A Lot or a Little?
What you will—and won't—find in this movie.
Reconstructing the past can shed important new light on events. People are always more complex than appearances suggest, for better and sometimes for worse. Fame has compensations and drawbacks. It's hard to get the truth when you're telling someone's story.
Positive Role Models
Marilyn is portrayed as intelligent and serious about her acting, much more than her "sex symbol" reputation. People, especially men, are said to have used Marilyn for their own purposes regardless of how this impacted her. The film implicates famous people in a cover-up involving her death. Summers shows how an investigative journalist or author pieces together stories through hours and hours of work.
Hollywood of the 1950s and 1960s was not an especially diverse place. The film delves into the psychology of how childhood trauma can impact people well into adulthood. Drug use and mental health are seen as often interrelated.
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Violence & Scariness
There are theories about whether Marilyn's death was a suicide, an accidental overdose, or a murder. Archive footage shows her dead body where they found her (face down in bed) and covered by a blanket on a stretcher going into an ambulance. Interviewees talk about a lot of potentially disturbing topics, including child molestation, domestic violence, mob threats, and miscarriages. Old TV images show Cold War footage involving the threat of nuclear war; the FBI had a file on Marilyn in part because of her affiliation with known Communists and her stance on atomic testing. Discussion of men grabbing women's breasts and treating women like "pieces of meat."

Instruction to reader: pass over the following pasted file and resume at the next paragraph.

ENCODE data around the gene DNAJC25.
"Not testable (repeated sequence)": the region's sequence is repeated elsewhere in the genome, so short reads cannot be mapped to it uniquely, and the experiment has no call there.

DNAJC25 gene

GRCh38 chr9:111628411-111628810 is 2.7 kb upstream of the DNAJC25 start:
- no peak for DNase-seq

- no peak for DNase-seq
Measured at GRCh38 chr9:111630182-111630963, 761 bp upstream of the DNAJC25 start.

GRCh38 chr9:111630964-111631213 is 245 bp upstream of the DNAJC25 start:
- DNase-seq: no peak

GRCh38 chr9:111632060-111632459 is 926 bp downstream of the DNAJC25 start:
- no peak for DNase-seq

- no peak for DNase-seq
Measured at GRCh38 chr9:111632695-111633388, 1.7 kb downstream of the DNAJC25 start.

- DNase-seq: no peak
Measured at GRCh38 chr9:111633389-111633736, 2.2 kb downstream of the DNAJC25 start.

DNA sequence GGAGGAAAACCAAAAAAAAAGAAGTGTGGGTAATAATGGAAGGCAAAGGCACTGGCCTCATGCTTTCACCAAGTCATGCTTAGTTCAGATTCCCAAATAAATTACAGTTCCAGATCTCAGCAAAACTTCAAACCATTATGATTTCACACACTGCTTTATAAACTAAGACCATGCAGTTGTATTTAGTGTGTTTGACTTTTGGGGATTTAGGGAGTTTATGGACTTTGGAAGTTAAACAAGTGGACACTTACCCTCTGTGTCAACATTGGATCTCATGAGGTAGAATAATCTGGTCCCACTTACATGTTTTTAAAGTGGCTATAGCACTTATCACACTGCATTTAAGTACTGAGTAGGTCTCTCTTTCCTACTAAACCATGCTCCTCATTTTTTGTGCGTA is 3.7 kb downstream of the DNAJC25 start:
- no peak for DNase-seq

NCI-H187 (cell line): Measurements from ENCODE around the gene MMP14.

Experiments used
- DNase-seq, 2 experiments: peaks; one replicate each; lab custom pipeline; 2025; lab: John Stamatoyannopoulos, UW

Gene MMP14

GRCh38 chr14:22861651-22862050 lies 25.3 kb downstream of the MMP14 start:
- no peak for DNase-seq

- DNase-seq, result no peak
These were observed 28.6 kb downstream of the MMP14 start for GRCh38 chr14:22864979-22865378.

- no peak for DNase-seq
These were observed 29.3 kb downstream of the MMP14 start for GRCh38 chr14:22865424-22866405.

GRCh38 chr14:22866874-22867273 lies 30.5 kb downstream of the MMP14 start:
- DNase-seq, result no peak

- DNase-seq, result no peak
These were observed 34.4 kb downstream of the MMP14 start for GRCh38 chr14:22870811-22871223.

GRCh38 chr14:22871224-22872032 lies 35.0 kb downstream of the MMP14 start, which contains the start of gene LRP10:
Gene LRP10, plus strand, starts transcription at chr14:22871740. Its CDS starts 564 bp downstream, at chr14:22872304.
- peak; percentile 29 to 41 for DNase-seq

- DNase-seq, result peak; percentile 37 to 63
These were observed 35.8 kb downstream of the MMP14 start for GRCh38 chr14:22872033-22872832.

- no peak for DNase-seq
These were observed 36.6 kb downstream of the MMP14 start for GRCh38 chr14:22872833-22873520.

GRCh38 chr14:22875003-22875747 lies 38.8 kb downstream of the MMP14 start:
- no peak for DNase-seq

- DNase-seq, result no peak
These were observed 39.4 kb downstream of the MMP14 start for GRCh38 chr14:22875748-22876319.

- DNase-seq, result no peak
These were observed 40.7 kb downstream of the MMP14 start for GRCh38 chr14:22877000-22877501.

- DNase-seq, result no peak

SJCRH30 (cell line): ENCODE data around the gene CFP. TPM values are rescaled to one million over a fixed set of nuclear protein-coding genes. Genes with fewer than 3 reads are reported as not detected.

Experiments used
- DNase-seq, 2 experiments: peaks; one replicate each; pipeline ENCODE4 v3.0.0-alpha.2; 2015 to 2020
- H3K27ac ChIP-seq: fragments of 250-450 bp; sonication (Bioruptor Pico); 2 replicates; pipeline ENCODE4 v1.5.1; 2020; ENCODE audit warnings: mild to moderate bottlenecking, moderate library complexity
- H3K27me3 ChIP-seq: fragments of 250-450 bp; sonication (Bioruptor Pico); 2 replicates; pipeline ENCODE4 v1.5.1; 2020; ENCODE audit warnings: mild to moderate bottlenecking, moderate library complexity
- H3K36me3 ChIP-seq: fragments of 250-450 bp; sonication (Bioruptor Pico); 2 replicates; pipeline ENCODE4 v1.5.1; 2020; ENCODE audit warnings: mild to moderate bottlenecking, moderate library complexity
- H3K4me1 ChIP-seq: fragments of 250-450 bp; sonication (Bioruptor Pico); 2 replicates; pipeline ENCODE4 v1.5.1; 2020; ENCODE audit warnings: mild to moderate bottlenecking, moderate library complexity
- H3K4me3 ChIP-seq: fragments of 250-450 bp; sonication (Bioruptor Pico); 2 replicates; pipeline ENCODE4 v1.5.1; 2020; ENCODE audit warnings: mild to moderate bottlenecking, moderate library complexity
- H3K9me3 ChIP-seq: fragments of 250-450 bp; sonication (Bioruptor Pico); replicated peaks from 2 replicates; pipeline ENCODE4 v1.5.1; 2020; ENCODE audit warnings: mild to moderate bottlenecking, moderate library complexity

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Sex, Romance & Nudity
Marilyn was considered a "sex symbol." Scenes emphasize this image, including the iconic scene of air from a subway grate lifting up her skirt. She's seen kissing her past husbands, and there's discussion of jealousies, abuse, and affairs. Recordings were made of her "lovemaking." Subjects interviewed talk about film producers in the past having little black books about "who could be laid" among young wannabe actresses. There's talk about the role of the "sugar daddy," indiscretions, "pimping," men grabbing women's breasts and treating women like "pieces of meat." Kennedy family patriarch Joe Kennedy is said to have told his sons, "Get laid as often as you can with as many women as you want."
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"F--k," "s--t," "bulls--t," "goddamn," "smart-ass," "whore," "SOB," "for Chrissakes."
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Products & Purchases
Lots of brands and establishments seen in archive footage, as are Marilyn's movies, Hollywood film studios, and a variety of media outlets. Most of the film is based on research the author Anthony Summers did for a book that is still for sale.
Drinking, Drugs & Smoking
Marilyn died of a drug overdose. People recall her past difficulties with drugs and alcohol, especially toward the end of her life and seen in erratic behavior on the shoot of her last movie. Historical images and reenactments show people drinking alcohol and smoking cigars and cigarettes.
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Parents Need to Know